By Kimberly Miller Friday, June 20, 2014 Palm Beach Post Staff Writer
"Richard Radcliffe, executive director for the Palm Beach County League of Cities says. "If it’s $23 from Miami and then $50 to Orlando, then we’ll just rent a car. Considering they are trying to go for federal money, you would hope there would be tremendous transparency.”
A private prospectus for All Aboard Florida’s successful $405 million bond sale this week discloses information regarding the company’s ridership estimates and ticket costs, according to a report from TCPalm.
The document, as reported by the Treasure Coast newspaper, covers details on the express passenger rail from Miami to West Palm Beach, including a $23.77 coach ticket price beginning in 2016.
All Aboard Florida sued the Florida Department of Transportation last month to keep such details as ridership numbers and ticket prices from being released as a public document.
All Aboard Florida declined to comment Friday on the details of the bond prospectus, but the bond’s nature was debated during the Treasure Coast Regional Planning Council meeting Friday. The bond carries a 12 percent payout, which is considered “quite high” when the typical high-yield bond is averaging between 5.5 percent and 6 percent.
“People were just questioning what kind of collateral they were putting up and why we are doing a $1.5 billion taxpayer-funded loan if it’s so risky,” said George Gentile, chairman of the Jupiter Inlet District, who attended Friday’s meeting.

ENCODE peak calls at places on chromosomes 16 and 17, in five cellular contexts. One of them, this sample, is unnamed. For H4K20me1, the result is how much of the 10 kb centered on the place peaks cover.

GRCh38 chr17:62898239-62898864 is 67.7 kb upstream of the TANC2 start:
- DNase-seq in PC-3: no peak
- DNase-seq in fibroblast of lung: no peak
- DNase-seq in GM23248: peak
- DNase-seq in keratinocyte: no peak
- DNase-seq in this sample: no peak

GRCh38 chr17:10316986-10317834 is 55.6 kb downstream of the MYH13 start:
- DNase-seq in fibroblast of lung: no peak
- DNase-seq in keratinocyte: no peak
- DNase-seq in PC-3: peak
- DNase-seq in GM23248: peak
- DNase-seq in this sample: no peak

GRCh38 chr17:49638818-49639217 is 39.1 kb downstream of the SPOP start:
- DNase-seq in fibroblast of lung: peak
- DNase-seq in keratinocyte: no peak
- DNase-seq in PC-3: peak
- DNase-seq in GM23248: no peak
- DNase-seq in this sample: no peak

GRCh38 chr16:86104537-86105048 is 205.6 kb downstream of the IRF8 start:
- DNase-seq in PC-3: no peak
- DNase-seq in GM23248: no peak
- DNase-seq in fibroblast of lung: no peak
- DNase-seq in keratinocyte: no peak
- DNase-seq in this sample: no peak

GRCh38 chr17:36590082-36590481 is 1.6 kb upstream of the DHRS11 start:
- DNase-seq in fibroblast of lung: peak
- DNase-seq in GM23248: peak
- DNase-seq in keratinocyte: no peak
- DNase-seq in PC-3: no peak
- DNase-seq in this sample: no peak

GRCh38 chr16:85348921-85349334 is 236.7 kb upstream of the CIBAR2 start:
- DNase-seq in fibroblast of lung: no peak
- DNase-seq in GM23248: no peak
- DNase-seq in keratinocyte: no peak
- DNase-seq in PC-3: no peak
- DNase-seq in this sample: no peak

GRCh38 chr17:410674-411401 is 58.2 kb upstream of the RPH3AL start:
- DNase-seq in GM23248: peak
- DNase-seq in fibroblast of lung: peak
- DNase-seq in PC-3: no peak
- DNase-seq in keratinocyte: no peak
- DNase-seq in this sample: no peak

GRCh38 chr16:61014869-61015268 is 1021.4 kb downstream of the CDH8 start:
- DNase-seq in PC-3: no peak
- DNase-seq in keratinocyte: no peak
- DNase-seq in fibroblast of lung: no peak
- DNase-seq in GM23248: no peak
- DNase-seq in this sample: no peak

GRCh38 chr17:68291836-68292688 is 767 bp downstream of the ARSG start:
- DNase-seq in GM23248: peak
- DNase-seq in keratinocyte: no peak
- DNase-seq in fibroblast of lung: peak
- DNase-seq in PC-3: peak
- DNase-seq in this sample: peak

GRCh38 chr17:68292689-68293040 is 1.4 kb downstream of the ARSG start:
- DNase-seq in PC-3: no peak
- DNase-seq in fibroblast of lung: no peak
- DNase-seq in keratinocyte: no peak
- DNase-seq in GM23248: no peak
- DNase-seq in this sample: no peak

All Aboard Florida has requested a $1.5 billion Federal Railroad Administration loan.
The bond was successful. A Reuters story Friday said the market was “stunned” by the sale.
According to the TCPalm report, ridership is expected to be between 1.9 million and 2.6 million people by 2019. Ticket prices could increase to $25.23 by 2019. Business class tickets could cost $29.95.
Richard Radcliffe, executive director for the Palm Beach County League of Cities, said he’s tried in vain to get All Aboard Florida to divulge their ticket prices.
“It didn’t seam feasible to me until they said there would be a dramatic discount by taking the train at an off key time,” Radcliffe said. “That was the only thing that made me think this would work practically in the real world.”
Still, he’s curious what the cost will be from West Palm Beach to Orlando, and whether it will be worth taking the train over driving for a family going to DisneyWorld.
“If it’s $23 from Miami and then $50 to Orlando, then we’ll just rent a car,” Radcliffe said. “Considering they are trying to go for federal money, you would hope there would be tremendous transparency.”
Lantana Mayor Dave Stewart said he believes the $23.77 price from Miami to West Palm Beach is “fair” but isn’t in favor of the project, and believes the freight traffic will ultimately be the money maker.
“I don’t feel there will be enough ridership to do their 32 trains per day, unless the train only seats four people,” said Stewart, who has five crossings in his town and is concerned about traffic congestion. “Whether it’s one or two or three more trains, it’s going to be a disadvantage for traffic.”